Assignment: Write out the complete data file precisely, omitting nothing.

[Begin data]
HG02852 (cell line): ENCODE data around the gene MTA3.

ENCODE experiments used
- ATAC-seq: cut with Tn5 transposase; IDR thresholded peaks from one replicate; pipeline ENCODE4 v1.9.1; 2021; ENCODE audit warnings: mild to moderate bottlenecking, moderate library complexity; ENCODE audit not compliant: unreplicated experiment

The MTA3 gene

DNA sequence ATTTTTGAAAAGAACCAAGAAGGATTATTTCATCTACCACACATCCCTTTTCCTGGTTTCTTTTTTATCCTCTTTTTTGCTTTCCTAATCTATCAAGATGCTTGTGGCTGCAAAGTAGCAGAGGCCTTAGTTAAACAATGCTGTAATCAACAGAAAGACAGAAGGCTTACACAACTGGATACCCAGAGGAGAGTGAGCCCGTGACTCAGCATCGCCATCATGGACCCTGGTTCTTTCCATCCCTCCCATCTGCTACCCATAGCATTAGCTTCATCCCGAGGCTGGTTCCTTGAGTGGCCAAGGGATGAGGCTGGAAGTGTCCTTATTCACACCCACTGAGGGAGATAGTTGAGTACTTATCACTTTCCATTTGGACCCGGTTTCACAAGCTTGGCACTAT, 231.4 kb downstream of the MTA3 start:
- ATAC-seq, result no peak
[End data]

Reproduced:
HG02852 (cell line): ENCODE data around the gene MTA3.

ENCODE experiments used
- ATAC-seq: cut with Tn5 transposase; IDR thresholded peaks from one replicate; pipeline ENCODE4 v1.9.1; 2021; ENCODE audit warnings: mild to moderate bottlenecking, moderate library complexity; ENCODE audit not compliant: unreplicated experiment

The MTA3 gene

DNA sequence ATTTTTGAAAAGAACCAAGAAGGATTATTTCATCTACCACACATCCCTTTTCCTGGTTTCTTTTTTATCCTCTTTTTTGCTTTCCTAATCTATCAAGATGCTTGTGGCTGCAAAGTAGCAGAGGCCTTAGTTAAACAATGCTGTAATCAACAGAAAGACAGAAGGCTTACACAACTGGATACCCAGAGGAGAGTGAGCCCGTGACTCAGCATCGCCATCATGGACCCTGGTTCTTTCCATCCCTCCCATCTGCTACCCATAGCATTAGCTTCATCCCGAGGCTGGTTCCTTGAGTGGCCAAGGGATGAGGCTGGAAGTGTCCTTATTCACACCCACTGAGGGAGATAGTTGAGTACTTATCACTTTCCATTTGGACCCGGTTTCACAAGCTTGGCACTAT, 231.4 kb downstream of the MTA3 start:
- ATAC-seq, result no peak